Music social net Project Playlist is still barred by Facebook and MySpace but a deal with EMI Music adds considerably to the startup’s legit music firepower — and drops the number of majors still suing the startup to two.
EMI Music is the second major to sign on, following a December deal with Sony (NYSE: SNE) Music Entertainment. The Sony and EMI deals are good news for those banking on Playlist’s success. Bob Pittman’s Pilot Group is an investor and Pittman is on the board; former Facebook COO Own Van Natta signed on as CEO. Project Playlist helps users find and share custom media playlists, providing tools to stream and download. But the tools work with or without copyright permission and this is what has the labels and the RIAA in a knot. MySpace, which is a partner with the four major labels in MySpace Music, quickly gave in and banned Playlist apps from working on its pages. Facebook finally followed after considerable pressure.
EMI also has dropped out of the RIAA lawsuit filed against the Palo Alto-based company last April, but Warner Music Group (NYSE: WMG) and Universal Music are still in the hunt. And in another of those one-step-forward, at least one-step-back moments that Project Playlist has been having all along, today a judge for the U.S. District Court for the Southern District of New York denied the startup’s motions for dismissal and change of venue to northern California.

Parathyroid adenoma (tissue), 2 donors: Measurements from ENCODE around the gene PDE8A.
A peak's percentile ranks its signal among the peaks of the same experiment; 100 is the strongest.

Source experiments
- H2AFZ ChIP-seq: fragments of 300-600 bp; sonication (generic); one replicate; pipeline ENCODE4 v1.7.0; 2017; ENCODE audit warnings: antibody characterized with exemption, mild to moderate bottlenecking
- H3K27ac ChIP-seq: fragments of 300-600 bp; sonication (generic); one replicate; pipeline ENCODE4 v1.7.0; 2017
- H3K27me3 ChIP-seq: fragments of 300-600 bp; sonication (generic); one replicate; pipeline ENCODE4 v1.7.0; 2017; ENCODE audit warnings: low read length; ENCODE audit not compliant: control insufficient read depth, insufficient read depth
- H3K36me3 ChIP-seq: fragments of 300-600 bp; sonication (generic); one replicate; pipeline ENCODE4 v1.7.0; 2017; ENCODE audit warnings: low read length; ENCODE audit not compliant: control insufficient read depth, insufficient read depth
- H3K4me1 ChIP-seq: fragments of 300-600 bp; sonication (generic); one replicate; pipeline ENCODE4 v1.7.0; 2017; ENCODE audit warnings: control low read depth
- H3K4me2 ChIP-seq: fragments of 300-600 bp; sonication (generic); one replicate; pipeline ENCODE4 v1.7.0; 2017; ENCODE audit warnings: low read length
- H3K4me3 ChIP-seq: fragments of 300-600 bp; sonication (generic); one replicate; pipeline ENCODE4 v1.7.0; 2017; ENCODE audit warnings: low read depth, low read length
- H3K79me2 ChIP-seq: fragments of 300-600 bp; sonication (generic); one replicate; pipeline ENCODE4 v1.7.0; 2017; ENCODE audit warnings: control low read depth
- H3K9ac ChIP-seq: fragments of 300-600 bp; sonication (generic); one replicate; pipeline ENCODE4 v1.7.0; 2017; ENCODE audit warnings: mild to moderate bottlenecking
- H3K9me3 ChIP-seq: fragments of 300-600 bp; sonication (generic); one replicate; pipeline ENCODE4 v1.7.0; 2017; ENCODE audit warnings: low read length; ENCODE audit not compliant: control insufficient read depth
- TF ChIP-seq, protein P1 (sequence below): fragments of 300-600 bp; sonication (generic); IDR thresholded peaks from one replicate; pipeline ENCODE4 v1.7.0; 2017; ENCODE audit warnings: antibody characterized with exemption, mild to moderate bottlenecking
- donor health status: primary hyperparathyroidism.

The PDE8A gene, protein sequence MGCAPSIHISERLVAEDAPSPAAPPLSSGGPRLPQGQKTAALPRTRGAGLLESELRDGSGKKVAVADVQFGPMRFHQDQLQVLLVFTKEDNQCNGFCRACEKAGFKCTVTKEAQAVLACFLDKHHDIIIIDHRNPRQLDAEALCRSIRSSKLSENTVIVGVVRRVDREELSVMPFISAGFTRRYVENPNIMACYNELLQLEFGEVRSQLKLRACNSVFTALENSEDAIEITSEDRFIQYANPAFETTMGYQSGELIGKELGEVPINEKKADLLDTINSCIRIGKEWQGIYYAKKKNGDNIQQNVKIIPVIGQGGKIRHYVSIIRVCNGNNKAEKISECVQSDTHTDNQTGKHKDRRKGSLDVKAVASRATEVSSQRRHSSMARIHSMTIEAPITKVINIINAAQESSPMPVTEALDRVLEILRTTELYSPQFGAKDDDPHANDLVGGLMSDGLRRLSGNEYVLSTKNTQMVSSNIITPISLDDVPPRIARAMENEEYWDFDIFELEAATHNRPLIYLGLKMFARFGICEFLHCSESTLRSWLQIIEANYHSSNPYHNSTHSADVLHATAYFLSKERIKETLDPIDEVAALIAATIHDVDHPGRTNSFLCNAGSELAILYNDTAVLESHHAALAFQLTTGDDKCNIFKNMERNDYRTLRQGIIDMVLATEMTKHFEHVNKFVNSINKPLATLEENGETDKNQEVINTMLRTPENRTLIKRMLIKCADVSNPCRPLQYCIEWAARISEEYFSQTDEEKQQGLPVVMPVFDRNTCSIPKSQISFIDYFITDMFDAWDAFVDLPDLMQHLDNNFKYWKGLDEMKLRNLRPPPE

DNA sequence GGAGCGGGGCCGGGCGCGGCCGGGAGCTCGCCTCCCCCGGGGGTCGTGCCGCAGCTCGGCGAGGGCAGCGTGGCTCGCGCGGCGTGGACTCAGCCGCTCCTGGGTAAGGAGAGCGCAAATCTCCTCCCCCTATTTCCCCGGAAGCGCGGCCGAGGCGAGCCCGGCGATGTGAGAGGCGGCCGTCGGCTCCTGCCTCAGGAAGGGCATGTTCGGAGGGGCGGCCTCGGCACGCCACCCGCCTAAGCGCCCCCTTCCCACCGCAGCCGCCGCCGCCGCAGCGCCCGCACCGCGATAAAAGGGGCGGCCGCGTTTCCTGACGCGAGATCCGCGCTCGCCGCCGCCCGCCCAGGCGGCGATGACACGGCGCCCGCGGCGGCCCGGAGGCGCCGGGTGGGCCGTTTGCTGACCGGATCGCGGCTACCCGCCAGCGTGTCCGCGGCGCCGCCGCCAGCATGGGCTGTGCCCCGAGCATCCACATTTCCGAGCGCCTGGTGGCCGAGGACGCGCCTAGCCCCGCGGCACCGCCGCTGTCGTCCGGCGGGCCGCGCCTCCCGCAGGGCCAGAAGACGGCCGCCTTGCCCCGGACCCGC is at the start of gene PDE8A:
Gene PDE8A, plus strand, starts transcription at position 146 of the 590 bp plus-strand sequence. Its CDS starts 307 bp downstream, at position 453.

One reason: half the key witnesses for the defense are based in LA and still would have to get on a plane. U.S. District Judge Denny Chin also smacked Playlist down on its argument that having its key employees shuttling back and forth without internet access for five-to-six hours at a time could place its survival in jeopardy. In refusing to dismiss the case, Chin agreed that Playlist has some immunity under the Communications Decency Act but was unimpressed by arguments that the immunity applied to intellectual property. The parties have been ordered to show up for a conference on April 10.